The prospects are not good for Savoie. Local prosecutors in Fukuoka, the western Japanese prefecture where Savoie is being held, are nearing a deadline to decide what charges to bring against the Tennessee native, who traveled to Japan to take back the children his Japanese ex-wife Norikoabsconded with in August. He faces deportation at best, five years in a claustrophobic Japanese prison at worst, and the chances that the Japanese legal system will ever grant him rights to see, much less be a parent to, his 8-year-old son Isaac and 6-year-old daughter Rebecca are slim to none.

    State Department officials have been intimately involved in the Savoie case, even before Savoie traveled to Japan, but their ability to sway local Japanese officials is negligible. They point to Japan’s cultural and legal aversion to cooperating at all on international child-abduction cases, while expressing very cautious hope that the new Japanese government might relax that country’s famously intransigent stance on such issues.

    In interviews with The Cable, three State Department officials detailed the extensive set of interactions between the U.S. government and Savoie and the ongoing efforts to advocate for him and the dozens of other Americans fighting custody battles in Japan.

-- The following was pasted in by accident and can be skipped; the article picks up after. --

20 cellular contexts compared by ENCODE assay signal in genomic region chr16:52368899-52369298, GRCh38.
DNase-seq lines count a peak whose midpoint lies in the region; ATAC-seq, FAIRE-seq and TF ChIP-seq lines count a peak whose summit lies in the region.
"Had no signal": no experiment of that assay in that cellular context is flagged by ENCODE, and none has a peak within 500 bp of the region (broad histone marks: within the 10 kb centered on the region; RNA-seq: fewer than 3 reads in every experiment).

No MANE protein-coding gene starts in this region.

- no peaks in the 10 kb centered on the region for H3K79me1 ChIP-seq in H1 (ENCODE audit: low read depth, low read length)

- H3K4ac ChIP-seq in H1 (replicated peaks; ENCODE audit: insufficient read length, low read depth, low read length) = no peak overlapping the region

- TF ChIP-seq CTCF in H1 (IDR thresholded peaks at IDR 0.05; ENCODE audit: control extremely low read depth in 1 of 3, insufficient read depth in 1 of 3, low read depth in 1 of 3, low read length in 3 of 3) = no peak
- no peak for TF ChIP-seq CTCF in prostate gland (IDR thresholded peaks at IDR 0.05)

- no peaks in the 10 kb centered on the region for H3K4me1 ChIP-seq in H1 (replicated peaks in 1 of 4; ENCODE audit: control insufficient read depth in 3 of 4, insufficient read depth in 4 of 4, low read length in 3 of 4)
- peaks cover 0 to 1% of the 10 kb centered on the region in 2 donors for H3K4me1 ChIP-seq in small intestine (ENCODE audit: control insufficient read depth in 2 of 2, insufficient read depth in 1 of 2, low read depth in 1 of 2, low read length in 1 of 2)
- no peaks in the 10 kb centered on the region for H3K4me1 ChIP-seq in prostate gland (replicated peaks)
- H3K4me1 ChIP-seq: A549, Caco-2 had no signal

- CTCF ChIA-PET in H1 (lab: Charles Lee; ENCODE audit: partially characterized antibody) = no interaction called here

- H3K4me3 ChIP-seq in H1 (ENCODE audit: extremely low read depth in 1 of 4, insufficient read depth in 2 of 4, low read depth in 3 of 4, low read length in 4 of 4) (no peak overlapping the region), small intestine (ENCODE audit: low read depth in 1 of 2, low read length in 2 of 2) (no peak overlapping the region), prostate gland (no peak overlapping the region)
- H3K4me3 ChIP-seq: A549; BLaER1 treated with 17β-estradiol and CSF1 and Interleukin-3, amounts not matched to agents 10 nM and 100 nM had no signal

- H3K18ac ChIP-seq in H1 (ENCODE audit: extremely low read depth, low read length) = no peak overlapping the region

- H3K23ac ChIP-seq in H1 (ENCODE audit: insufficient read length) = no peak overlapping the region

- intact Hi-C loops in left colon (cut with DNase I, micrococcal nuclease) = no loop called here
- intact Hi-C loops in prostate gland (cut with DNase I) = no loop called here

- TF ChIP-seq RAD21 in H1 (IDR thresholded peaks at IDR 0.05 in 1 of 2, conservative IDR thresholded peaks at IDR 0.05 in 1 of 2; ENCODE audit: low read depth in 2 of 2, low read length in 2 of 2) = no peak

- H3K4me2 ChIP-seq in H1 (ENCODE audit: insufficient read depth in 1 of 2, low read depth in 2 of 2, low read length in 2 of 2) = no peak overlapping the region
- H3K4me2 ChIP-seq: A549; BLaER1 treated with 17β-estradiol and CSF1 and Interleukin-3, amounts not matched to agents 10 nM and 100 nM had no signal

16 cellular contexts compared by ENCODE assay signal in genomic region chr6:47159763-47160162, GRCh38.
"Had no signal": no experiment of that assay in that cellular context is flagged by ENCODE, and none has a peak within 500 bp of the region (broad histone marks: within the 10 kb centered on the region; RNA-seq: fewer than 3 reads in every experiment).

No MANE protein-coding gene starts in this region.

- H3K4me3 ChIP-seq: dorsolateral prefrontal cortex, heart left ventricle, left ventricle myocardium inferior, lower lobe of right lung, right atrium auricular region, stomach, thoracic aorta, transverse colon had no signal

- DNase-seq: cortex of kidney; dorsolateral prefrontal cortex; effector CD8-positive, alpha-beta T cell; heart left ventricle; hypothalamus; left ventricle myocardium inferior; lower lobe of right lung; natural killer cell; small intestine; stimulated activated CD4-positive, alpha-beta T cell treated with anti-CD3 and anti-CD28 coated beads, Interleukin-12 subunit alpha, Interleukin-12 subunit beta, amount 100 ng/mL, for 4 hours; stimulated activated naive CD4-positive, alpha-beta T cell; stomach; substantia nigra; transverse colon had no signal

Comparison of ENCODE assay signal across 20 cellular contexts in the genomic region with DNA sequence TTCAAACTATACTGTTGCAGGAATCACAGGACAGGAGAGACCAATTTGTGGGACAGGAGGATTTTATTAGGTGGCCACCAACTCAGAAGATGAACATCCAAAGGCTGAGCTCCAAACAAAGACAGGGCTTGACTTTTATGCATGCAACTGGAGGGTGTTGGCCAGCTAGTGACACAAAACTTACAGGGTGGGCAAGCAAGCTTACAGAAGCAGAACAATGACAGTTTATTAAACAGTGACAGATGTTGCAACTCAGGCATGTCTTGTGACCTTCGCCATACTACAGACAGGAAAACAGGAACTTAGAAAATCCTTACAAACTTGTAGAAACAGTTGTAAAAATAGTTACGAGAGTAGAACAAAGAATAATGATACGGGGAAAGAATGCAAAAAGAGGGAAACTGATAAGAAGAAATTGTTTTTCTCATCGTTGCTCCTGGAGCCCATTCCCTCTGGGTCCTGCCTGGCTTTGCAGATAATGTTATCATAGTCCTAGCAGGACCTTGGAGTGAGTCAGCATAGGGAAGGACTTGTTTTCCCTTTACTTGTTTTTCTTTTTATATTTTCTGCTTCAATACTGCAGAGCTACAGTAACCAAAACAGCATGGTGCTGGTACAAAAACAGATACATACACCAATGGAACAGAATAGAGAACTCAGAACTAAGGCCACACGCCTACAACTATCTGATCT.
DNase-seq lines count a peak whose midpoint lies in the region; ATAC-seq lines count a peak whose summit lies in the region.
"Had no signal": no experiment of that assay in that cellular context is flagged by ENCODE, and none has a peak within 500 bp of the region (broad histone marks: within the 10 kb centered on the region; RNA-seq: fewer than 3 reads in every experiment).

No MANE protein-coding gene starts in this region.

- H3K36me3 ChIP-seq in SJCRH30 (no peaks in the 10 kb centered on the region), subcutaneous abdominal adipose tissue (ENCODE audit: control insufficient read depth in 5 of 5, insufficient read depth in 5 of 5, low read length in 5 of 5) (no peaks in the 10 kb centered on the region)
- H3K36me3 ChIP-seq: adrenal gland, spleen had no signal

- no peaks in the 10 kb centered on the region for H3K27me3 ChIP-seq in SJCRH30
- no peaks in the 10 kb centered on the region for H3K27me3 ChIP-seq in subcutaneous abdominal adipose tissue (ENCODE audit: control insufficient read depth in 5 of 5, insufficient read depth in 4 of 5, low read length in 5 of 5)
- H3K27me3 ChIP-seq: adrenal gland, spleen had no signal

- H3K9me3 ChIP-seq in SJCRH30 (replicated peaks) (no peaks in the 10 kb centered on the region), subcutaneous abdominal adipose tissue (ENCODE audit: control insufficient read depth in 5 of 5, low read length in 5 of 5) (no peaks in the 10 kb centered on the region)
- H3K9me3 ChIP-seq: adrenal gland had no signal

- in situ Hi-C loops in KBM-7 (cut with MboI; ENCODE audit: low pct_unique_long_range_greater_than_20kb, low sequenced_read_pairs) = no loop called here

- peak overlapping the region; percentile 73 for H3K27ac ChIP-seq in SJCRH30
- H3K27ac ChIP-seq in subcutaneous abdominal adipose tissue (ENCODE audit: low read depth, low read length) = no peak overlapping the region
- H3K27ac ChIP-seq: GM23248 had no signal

Savoie’s communication and coordination with State began shortly after Noriko left for Japan with the children on Aug. 13, never to return. A longtime former resident of Japan, he knew what he what was up against and tried to plan a trip to Japan and then return to the United States with the children.

    Even before Savoie traveled to Japan, he contacted the State Department’s Office for Citizen Services to ask for advice on how to get his children out of Japan. State Department officials advised Savoie that because a U.S. court had awarded him sole custody on Aug. 17, he could apply for new passports for the children if he could get them to the Fukuoka consulate.

    On Sept. 28, Savoie drove alongside his ex-wife and children while they were walking to school, forced the children into his car, and headed for the consulate. By the time he got there, his wife had alerted the local police, who arrested him on the spot and placed him under investigation for “kidnapping minors by force,” according to the officials.

    U.S. consular officials met with Savoie the next day, gave him legal advice, and passed some messages back to his family in the States. Since then, State Department officials have brought up the Savoie case “at the highest levels” of their interactions with Japanese officials, including between the embassy in Tokyo and the Japanese Ministry of Foreign Affairs, officials said, but to no avail.

    In addition to working with Savoie’s Japanese and American lawyers, consular officials also approached Savoie’s ex-wife after yesterday’s meeting and asked for permission to visit the children to check on their welfare. She declined. The embassy plans to ask the Tokyo government to compel her to make the children available, officials said.

    Multiple units within the State Department have some activity ongoing in the Savoie case, including the Office of Children’s Issues, the section of the Office of Citizen’s Services that overseas Asia cases, the U.S. Embassy in Tokyo, the consulate in Fukuoka, and even the East Asian and Pacific Bureau in Washington.